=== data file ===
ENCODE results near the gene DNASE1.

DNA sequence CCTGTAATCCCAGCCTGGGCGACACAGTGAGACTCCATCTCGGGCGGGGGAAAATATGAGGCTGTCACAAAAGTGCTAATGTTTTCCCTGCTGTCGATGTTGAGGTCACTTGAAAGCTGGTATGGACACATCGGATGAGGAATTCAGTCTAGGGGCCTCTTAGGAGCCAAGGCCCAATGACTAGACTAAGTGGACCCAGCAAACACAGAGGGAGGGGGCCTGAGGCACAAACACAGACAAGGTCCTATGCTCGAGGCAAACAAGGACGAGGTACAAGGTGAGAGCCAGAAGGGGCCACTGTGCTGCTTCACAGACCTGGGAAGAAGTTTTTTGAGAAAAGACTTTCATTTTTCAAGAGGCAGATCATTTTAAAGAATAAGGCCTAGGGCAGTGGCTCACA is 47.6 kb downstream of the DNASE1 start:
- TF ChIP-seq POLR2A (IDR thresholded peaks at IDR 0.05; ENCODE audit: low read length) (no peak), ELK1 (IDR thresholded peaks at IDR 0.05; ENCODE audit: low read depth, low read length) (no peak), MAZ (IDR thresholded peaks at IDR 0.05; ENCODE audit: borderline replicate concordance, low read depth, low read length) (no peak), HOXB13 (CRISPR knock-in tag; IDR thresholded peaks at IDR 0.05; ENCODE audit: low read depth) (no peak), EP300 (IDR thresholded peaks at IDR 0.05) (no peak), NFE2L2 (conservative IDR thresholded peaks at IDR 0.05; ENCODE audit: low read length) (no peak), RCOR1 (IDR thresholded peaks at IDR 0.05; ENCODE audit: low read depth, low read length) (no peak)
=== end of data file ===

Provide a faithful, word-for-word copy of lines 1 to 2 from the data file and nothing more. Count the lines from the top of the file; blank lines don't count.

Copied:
ENCODE results near the gene DNASE1.

DNA sequence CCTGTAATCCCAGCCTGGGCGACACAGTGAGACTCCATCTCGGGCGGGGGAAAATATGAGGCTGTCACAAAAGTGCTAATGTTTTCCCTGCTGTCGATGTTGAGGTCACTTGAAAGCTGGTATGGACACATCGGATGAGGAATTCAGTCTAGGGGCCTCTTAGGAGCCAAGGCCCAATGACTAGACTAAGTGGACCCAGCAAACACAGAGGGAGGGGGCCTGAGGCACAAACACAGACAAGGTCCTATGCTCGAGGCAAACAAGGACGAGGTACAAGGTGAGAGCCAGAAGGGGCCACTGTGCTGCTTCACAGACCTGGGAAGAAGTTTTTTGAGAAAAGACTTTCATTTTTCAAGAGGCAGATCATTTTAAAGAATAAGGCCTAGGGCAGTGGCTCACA is 47.6 kb downstream of the DNASE1 start: